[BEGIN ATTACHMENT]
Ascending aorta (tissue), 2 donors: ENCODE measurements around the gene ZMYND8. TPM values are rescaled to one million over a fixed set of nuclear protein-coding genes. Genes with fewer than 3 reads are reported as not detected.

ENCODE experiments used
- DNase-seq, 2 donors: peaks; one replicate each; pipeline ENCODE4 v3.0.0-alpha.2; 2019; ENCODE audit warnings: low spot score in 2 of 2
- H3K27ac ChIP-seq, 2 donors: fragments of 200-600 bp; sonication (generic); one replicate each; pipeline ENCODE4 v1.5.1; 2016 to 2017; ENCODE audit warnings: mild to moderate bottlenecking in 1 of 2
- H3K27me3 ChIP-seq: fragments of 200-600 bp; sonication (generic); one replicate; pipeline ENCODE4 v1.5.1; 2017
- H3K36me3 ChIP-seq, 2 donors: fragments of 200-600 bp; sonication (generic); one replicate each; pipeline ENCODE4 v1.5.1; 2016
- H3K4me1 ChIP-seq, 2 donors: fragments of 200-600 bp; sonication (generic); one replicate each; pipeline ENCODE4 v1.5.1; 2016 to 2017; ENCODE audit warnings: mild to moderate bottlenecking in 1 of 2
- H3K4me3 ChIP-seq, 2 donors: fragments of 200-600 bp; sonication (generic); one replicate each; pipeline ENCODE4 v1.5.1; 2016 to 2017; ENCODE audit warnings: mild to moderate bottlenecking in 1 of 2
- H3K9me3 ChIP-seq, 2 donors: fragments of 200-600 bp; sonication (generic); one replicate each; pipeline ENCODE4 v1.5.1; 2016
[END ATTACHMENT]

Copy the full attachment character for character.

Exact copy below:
Ascending aorta (tissue), 2 donors: ENCODE measurements around the gene ZMYND8. TPM values are rescaled to one million over a fixed set of nuclear protein-coding genes. Genes with fewer than 3 reads are reported as not detected.

ENCODE experiments used
- DNase-seq, 2 donors: peaks; one replicate each; pipeline ENCODE4 v3.0.0-alpha.2; 2019; ENCODE audit warnings: low spot score in 2 of 2
- H3K27ac ChIP-seq, 2 donors: fragments of 200-600 bp; sonication (generic); one replicate each; pipeline ENCODE4 v1.5.1; 2016 to 2017; ENCODE audit warnings: mild to moderate bottlenecking in 1 of 2
- H3K27me3 ChIP-seq: fragments of 200-600 bp; sonication (generic); one replicate; pipeline ENCODE4 v1.5.1; 2017
- H3K36me3 ChIP-seq, 2 donors: fragments of 200-600 bp; sonication (generic); one replicate each; pipeline ENCODE4 v1.5.1; 2016
- H3K4me1 ChIP-seq, 2 donors: fragments of 200-600 bp; sonication (generic); one replicate each; pipeline ENCODE4 v1.5.1; 2016 to 2017; ENCODE audit warnings: mild to moderate bottlenecking in 1 of 2
- H3K4me3 ChIP-seq, 2 donors: fragments of 200-600 bp; sonication (generic); one replicate each; pipeline ENCODE4 v1.5.1; 2016 to 2017; ENCODE audit warnings: mild to moderate bottlenecking in 1 of 2
- H3K9me3 ChIP-seq, 2 donors: fragments of 200-600 bp; sonication (generic); one replicate each; pipeline ENCODE4 v1.5.1; 2016